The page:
Why Cost Accounting?
At this point you may be wondering if cost accounting is synonymous with regular (financial) accounting and why cost accounting is needed in the first place.
At a fundamental level, cost accounting is a managerial tool- it provides information to managers and helps take management decisions.
In fact, cost accounting emerged in response to the limitations of financial accounting:
- It does not provide a clear reason for profit or loss: Sometimes profit/loss may be more or less due to inflation or trade depression, not efficiency/inefficiency.
- It does not give the reason for the net result or show where the weakness lies- just the profit or loss.
- It does not help fixing prices: The total cost of production is shown but does not help determining the prices of products, services, etc.
- There is no classification of expenses and accounts: Data relating to costs incurred by departments/ services are not provided separately, nor are per unit cost of product lines. Similarly, expenses are also not classified (as direct/indirect, etc.) and the value added in each process is not reported.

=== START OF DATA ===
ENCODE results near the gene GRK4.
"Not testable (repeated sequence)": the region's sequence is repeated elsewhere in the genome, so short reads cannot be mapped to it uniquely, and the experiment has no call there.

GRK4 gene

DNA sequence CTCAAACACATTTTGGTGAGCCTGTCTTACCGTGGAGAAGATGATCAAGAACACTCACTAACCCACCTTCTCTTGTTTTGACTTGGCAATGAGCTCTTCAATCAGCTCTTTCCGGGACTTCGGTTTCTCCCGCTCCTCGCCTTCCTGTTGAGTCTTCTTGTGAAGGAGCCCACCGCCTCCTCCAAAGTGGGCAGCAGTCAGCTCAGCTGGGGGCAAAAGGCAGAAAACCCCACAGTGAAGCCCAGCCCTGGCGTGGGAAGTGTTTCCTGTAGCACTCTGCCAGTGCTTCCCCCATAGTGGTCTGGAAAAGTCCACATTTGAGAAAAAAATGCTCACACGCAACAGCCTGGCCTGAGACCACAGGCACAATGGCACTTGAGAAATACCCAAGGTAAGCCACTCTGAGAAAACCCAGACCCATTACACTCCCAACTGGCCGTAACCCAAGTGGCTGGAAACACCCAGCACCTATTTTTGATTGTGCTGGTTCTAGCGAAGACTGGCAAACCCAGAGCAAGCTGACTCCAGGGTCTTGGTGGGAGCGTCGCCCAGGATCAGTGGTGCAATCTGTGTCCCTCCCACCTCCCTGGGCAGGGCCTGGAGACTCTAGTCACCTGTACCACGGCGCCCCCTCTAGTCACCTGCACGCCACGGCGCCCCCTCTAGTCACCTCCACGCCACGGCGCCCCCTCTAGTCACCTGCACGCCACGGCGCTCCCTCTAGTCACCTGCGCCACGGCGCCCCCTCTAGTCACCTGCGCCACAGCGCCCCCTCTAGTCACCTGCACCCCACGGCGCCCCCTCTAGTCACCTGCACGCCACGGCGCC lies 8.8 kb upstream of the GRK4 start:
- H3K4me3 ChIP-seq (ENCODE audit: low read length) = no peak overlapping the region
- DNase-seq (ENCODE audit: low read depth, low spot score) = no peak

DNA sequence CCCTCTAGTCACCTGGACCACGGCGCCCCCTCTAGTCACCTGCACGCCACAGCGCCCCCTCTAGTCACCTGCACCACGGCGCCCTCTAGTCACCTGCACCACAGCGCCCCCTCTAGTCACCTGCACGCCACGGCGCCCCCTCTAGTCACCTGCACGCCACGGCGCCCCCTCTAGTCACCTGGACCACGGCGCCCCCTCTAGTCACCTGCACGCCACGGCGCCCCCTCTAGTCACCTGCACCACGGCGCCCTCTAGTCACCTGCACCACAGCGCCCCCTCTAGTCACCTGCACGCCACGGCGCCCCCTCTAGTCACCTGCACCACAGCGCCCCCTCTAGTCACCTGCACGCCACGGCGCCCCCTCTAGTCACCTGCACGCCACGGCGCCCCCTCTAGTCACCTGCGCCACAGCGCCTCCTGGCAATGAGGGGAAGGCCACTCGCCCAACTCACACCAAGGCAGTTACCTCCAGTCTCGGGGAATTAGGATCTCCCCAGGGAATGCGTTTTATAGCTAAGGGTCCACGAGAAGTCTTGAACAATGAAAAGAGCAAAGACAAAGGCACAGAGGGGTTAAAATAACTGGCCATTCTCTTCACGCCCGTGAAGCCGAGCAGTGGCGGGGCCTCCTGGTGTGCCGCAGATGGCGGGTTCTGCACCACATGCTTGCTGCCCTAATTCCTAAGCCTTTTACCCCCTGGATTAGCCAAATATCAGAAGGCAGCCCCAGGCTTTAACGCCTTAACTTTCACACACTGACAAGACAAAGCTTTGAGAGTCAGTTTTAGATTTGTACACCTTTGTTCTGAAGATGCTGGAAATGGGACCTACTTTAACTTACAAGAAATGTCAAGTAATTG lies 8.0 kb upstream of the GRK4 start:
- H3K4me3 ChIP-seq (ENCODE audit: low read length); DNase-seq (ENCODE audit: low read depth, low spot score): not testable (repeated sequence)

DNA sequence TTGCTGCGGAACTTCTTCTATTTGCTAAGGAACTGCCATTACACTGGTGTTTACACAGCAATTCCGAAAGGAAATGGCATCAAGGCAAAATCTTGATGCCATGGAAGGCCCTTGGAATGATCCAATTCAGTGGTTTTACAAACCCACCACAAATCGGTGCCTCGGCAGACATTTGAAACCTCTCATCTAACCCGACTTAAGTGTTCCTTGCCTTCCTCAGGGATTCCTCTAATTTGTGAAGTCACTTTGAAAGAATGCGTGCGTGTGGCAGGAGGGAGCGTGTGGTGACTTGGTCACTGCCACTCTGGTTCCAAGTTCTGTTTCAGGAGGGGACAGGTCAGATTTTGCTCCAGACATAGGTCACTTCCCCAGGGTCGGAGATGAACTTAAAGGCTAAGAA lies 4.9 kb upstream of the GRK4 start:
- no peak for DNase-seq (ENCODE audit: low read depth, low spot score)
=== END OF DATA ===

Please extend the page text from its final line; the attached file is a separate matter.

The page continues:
- It does not provide data for comparison and decision-making and does not help control cost.
- It does not provide standards to assess performance and only provides historical information, not day-to-day cost information.
- No distinction is made between avoidable and unavoidable wastage and does not provide enough information for reports to outside agencies like banks, government, etc.
- Financial accounting is unable to answer questions like:
- If an order or contract is accepted, is the price obtainable sufficient to show a profit?
- Should an attempt be made to sell more products or is the company operating to capacity?
- What would the effect on net profit be if the manufacture/sale of product A were discontinued and efforts were made to increase the sale of B? Etc.